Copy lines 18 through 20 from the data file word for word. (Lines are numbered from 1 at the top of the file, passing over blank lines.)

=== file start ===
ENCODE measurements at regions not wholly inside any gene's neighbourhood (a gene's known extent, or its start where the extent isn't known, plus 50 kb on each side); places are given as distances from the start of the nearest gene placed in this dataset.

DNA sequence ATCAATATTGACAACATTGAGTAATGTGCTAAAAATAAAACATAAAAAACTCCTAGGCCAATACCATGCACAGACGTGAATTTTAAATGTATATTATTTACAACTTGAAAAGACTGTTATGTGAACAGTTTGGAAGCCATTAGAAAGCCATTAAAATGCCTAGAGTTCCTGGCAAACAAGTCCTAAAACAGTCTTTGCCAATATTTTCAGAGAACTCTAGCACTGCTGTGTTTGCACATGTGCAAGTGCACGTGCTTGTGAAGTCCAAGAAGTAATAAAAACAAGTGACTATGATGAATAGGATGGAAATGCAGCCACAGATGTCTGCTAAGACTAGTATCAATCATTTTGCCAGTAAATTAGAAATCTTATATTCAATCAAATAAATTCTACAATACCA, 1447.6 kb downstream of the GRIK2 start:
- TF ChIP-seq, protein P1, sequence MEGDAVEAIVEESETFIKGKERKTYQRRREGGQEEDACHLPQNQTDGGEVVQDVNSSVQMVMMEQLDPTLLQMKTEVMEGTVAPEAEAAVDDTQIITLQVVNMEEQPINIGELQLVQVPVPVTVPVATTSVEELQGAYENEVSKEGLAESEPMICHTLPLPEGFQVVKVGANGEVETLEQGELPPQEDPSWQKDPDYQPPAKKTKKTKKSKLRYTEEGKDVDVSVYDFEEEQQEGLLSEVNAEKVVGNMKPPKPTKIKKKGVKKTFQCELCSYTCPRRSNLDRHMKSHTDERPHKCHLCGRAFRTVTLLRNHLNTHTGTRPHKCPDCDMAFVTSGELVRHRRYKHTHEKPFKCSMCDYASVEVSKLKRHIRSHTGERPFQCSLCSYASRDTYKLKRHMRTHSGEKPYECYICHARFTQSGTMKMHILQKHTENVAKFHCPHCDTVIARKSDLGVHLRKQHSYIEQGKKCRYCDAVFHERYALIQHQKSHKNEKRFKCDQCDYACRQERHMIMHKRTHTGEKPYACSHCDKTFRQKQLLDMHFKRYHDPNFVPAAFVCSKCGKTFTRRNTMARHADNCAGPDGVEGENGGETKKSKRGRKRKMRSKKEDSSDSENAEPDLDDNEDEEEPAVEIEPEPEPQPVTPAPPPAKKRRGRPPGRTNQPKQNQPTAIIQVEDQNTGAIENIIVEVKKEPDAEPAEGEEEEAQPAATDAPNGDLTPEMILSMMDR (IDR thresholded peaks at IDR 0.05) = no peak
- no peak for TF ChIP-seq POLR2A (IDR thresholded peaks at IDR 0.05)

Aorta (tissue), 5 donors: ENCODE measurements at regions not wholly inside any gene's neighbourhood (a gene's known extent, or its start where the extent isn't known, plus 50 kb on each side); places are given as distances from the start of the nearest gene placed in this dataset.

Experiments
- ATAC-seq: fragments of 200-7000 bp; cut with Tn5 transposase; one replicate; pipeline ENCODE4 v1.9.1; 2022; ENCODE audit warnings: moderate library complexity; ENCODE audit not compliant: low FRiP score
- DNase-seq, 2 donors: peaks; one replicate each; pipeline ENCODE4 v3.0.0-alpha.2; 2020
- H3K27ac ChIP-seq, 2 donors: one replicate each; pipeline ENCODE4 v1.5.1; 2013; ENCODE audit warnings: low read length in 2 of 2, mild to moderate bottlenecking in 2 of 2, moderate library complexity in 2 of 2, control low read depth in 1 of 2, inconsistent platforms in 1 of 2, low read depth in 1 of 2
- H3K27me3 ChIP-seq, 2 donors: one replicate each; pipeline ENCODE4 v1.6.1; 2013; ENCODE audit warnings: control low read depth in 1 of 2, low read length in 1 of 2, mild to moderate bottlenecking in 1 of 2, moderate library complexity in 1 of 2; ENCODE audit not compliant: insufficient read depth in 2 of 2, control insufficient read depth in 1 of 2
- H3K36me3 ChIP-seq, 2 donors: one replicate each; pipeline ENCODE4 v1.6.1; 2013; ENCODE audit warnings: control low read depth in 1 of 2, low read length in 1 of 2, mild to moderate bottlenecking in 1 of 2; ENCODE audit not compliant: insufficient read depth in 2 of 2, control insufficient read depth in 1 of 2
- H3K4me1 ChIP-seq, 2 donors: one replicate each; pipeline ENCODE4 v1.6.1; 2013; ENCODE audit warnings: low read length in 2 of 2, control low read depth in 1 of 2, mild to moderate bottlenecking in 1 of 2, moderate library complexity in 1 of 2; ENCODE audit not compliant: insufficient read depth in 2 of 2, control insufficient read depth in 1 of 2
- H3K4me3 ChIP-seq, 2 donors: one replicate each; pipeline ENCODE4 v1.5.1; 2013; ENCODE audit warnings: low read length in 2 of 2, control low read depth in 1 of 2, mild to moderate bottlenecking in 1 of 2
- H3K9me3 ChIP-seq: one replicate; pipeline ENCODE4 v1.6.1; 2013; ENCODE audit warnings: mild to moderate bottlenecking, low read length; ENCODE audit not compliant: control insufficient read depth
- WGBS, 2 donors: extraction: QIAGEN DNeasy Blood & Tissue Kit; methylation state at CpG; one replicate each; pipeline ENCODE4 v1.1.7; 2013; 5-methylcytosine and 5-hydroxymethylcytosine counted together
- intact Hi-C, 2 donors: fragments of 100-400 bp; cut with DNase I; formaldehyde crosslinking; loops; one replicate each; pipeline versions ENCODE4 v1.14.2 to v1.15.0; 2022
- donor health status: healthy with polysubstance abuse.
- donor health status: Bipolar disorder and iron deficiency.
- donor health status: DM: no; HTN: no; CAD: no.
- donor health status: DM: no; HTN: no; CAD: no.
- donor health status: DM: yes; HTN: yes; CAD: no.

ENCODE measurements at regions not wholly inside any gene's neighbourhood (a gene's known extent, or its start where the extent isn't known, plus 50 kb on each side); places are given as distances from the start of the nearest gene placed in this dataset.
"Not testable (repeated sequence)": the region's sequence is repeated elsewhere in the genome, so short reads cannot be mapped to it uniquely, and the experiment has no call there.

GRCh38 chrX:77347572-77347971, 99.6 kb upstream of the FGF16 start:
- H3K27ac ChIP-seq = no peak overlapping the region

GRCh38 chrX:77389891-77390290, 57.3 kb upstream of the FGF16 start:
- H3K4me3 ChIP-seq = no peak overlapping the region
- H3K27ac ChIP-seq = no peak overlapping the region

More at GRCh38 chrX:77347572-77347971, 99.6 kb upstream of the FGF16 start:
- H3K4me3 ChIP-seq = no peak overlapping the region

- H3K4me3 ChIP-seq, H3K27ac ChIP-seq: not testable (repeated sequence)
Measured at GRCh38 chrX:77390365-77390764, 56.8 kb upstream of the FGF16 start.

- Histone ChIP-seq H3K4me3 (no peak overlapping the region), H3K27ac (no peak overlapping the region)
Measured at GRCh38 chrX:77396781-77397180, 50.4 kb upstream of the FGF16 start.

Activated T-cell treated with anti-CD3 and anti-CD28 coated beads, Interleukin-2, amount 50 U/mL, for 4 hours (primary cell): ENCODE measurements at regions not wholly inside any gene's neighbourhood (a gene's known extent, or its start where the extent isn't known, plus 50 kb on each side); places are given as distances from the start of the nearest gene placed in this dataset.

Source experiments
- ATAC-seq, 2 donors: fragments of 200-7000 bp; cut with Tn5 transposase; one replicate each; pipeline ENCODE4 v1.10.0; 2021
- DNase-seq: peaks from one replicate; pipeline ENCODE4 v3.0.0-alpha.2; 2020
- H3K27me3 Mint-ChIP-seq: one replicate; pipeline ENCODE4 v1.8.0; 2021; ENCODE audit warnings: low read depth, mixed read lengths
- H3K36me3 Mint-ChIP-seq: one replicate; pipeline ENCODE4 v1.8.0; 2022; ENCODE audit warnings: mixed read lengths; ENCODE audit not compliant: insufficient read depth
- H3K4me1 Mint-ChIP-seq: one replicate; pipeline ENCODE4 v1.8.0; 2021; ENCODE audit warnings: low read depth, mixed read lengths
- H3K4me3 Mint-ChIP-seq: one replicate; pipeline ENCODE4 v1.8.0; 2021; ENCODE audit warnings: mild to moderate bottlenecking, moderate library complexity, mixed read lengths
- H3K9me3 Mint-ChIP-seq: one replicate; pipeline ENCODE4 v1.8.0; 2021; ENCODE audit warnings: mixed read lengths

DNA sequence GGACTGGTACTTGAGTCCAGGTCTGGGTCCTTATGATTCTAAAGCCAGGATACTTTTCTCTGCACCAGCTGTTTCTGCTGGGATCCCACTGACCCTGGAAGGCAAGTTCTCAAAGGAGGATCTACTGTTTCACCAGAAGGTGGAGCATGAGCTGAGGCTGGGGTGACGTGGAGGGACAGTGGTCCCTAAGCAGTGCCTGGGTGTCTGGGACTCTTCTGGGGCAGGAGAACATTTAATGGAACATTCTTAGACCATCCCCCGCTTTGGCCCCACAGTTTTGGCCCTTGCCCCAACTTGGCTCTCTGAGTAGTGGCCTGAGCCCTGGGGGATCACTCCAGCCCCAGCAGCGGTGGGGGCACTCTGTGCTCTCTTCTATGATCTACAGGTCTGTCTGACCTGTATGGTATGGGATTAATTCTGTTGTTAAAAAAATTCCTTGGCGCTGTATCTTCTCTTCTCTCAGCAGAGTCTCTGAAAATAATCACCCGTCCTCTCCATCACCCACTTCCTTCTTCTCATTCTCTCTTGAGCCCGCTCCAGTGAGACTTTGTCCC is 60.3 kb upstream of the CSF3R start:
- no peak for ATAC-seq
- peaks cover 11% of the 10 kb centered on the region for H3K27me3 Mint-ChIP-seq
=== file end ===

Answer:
- donor health status: Bipolar disorder and iron deficiency.
- donor health status: DM: no; HTN: no; CAD: no.
- donor health status: DM: no; HTN: no; CAD: no.